Last week we talked about using fisheye and ultrawide lenses; this week we're visiting the opposite end of the lens spectrum, and taking a peek at the Lilliputian world of macro photography. Macro photography is simply the art of taking close up photos of subjects, the details of which might otherwise slip past the naked eye.
Why pursue macro photography? For starters, you don't have to go far to find interesting subjects. If you're a landscape shooter, there are only so many mountains, rivers and scenic overlooks within easy traveling distance. When you're photographing tiny things, even your backyard can provide for hours of opportunities! Some everyday objects that make for fascinating subject material when seen up close include: flowers, insects, vegetables and other food items, children's toys, coins, collectibles, snowflakes, bubbles and even the edges of a weathered old book.
The good news is that you can get started with macro photography very inexpensively. Following are some of the common macro options, starting with the least expensive:
- Close-up Filters: You can buy filters that fit most any standard lens. These filters are screwed onto the "business" end of detachable camera lenses. Prices typically range from $10-$30 for a set of filters that provide incremental degrees of magnification. You can also stack multiple filters for extreme closeups. Image quality is going to be limited to the quality of the filter itself, but these are an inexpensive option for the casual shooter.
- Photojojo Smartphone Lenses: Mobile photographers also have options! Photojojo sells a variety of accessory lenses that attach to your iPhone or Android. One of these is a combination wide angle / macro lens. These $20 lenses attach to your phone by means of a magnetic adhesive backing, making for quick attachment and removal. The glass isn't professional quality, but the macro part of the lens will take impressively close-up photos. As a bonus, you'll get a cheap wide angle lens as part of the deal (unscrewing the top half of the lens switches from wide-angle to macro).
- Extension Tubes: These are simply hollow, lens-like tubes that go between your camera body and an existing lens. You'll need an SLR or DSLR to take advantage of extension tubes. The tubes contain no glass of their own, so the quality is dependent on the lens you attach. Like close-up filters, extension tubes are commonly available in sets that provide increasing levels of magnification. The longer the tube, the greater the magnification. Extension tubes are made to fit specific lens mounts, so be sure you get tubes made for your specific lens type. Prices vary widely, but expect to pay anywhere from $15 at the extreme low end, up to $150 or more for name brands. Even at these prices, however, extension tubes are still a relatively economical way to achieve quality results.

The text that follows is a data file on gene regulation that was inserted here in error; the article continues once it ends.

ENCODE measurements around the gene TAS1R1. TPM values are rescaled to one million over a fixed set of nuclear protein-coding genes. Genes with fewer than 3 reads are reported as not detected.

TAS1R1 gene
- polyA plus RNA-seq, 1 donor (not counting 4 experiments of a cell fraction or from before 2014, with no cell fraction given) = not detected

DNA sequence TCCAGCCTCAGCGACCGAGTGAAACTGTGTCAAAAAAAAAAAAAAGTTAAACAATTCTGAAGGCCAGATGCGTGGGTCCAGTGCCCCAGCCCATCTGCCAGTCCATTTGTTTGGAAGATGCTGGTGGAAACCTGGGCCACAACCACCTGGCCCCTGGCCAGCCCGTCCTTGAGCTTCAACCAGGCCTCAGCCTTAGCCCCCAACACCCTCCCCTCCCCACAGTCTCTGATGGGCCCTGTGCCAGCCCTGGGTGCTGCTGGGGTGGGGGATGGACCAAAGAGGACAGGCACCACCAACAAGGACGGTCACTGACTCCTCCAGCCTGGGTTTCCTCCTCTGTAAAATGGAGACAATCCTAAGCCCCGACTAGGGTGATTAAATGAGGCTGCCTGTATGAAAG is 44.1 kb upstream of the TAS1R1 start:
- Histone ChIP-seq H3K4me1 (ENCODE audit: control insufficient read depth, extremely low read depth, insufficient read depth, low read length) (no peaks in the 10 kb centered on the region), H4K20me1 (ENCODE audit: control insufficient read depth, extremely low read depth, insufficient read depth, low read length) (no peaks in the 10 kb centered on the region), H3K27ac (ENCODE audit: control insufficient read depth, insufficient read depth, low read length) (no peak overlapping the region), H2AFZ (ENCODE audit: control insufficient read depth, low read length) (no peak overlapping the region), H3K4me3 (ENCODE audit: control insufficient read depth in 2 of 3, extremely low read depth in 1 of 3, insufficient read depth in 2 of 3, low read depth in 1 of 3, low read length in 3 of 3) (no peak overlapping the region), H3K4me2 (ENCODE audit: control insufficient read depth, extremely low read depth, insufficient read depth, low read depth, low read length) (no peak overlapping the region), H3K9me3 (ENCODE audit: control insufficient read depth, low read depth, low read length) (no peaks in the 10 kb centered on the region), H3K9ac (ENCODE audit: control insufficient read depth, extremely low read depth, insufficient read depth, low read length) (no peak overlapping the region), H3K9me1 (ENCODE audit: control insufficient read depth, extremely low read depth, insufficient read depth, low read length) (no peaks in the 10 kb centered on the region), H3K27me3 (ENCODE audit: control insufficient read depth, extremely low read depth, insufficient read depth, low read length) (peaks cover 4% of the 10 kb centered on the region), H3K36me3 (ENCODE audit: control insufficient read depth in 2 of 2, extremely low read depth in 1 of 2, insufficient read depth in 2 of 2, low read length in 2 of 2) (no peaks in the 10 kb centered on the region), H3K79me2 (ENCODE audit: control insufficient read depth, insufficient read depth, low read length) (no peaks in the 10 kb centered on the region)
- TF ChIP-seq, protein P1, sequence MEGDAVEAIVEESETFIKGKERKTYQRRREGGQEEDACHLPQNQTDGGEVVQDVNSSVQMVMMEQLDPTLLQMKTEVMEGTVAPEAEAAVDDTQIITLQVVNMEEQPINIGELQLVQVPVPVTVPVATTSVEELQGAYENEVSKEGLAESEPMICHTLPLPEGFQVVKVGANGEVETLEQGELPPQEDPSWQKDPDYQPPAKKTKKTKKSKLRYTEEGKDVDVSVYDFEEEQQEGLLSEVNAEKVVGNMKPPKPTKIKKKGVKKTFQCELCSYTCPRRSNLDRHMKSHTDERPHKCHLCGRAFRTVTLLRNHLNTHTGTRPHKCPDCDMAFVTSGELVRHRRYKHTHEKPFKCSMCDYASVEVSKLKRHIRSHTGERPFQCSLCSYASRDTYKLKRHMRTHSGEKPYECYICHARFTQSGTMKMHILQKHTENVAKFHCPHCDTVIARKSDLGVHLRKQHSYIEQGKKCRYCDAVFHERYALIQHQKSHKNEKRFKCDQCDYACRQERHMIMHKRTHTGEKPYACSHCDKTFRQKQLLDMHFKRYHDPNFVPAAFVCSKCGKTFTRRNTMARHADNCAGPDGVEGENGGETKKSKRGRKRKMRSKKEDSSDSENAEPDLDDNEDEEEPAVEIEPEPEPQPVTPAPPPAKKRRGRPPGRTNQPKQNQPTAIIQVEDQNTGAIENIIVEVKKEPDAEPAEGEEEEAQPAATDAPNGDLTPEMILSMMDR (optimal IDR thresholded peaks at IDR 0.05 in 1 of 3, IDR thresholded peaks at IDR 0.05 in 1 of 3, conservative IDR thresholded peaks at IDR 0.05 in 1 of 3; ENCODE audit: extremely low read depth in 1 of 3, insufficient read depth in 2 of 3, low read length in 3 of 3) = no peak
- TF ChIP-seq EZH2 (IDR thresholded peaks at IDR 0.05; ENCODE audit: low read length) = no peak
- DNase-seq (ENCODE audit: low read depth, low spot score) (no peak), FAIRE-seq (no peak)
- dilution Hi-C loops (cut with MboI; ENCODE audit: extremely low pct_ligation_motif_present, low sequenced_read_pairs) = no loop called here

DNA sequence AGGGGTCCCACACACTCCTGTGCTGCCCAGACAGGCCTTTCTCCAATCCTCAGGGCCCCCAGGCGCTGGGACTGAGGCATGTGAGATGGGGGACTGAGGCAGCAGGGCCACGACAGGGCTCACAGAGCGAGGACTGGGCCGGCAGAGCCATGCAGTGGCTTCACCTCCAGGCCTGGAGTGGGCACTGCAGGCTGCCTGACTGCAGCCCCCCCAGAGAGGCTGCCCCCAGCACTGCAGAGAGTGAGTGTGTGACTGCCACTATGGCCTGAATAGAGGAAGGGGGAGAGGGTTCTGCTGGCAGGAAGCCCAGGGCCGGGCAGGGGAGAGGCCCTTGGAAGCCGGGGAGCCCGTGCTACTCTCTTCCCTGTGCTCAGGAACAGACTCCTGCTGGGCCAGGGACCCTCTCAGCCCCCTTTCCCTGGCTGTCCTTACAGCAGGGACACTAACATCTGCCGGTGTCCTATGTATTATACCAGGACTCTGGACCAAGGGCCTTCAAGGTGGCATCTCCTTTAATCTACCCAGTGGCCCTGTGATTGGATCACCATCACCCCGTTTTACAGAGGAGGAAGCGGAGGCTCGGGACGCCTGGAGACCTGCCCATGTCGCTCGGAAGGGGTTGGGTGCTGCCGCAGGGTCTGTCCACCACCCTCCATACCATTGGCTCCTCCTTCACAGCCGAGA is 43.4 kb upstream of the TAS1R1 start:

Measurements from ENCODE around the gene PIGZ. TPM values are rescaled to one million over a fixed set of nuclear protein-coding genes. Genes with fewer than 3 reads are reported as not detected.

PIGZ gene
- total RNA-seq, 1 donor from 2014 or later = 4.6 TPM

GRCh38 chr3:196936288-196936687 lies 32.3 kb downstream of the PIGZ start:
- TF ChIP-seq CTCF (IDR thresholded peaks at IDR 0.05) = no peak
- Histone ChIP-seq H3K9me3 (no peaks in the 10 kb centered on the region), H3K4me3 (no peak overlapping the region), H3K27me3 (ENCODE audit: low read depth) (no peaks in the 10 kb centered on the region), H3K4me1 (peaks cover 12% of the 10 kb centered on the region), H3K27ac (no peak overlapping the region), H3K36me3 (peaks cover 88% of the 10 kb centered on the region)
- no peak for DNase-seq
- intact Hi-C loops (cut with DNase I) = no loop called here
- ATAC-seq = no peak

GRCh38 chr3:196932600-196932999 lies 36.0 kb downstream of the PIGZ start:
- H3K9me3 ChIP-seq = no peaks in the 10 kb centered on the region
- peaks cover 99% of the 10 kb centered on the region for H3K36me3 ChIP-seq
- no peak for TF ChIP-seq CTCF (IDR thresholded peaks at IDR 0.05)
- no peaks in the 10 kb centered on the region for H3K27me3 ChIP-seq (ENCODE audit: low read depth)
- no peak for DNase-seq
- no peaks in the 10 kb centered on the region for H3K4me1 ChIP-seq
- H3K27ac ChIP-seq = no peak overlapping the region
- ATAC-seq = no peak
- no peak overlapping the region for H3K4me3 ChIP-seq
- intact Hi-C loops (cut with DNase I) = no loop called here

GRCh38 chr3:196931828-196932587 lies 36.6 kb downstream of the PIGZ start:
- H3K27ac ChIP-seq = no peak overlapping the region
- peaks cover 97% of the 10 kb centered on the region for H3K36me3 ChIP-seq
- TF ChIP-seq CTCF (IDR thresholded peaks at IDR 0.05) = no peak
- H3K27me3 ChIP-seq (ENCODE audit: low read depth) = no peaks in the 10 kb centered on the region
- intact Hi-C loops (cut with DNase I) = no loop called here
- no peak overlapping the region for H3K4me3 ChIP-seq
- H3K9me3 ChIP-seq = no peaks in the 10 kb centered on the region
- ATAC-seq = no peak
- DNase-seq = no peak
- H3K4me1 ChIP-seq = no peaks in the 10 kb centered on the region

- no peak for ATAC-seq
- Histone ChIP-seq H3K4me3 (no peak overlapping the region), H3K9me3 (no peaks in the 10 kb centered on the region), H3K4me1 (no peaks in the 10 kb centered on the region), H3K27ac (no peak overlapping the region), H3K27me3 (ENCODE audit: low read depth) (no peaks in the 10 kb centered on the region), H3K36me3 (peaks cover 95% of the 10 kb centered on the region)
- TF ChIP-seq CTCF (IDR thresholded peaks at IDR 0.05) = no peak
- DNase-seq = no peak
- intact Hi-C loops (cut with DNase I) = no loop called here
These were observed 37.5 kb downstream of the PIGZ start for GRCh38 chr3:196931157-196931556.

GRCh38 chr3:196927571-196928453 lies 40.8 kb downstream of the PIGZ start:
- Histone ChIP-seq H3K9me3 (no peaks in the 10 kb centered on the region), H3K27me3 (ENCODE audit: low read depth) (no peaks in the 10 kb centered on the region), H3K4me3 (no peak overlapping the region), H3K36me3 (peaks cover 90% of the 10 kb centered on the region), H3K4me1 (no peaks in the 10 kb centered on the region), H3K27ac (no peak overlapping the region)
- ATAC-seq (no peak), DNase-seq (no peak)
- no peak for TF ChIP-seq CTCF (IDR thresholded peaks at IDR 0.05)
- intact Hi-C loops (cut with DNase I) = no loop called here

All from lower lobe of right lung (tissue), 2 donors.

- Dedicated Macro Lenses: If you're a professional photographer who does regular macro work, then you'll probably invest in a dedicated lens and skip the add-on options. Fortunately, many telephoto and zoom lenses on the market have a macro function built in. Sometimes this function is activated by a switch on the camera or the lens itself. Sometimes what's called "macro" isn't true 1:1 magnification, but it's close enough that it's not likely to matter to the casual user. Prices vary too much to even suggest a range. If this is a form of photography that interests you, then you'll want to take the time to research candidates and look at the specifications that most closely fit your needs.
There are a couple issues to consider when diving into macro photography. The most important consideration is that you'll want to use some means of stabilizing your camera when taking close-up photos. Traditionally photographers have used tripods when precise focusing counts. If you don't have a tripod, you can usually make do by resting your arms and/or camera against a sturdy surface. Keeping the camera steady is important because your depth of field (the range of the image that's in sharp focus) is extremely narrow in macro photography. Sometimes that range is nearly paper thin, so even the slightest movement can completely knock the photo out of focus!
The other thing to consider is movement on the part of your subject. If you're trying to photograph wildflowers, for example, even a slight breeze can make the task nearly impossible. (From personal experience, I can tell you this is made even more difficult when the flowers are on the side of a busy highway.) Photographers try different ways of blocking air movement, but sometimes you have no choice except to take a LOT of photos to get one acceptably sharp image. It may be worthwhile to come back to a location when the air is more still. If it's not illegal to do so, the easiest solution is to pick some flowers and arrange them in a vase indoors, where you have more control over environmental factors, as well as the ability to choose your own background and lighting.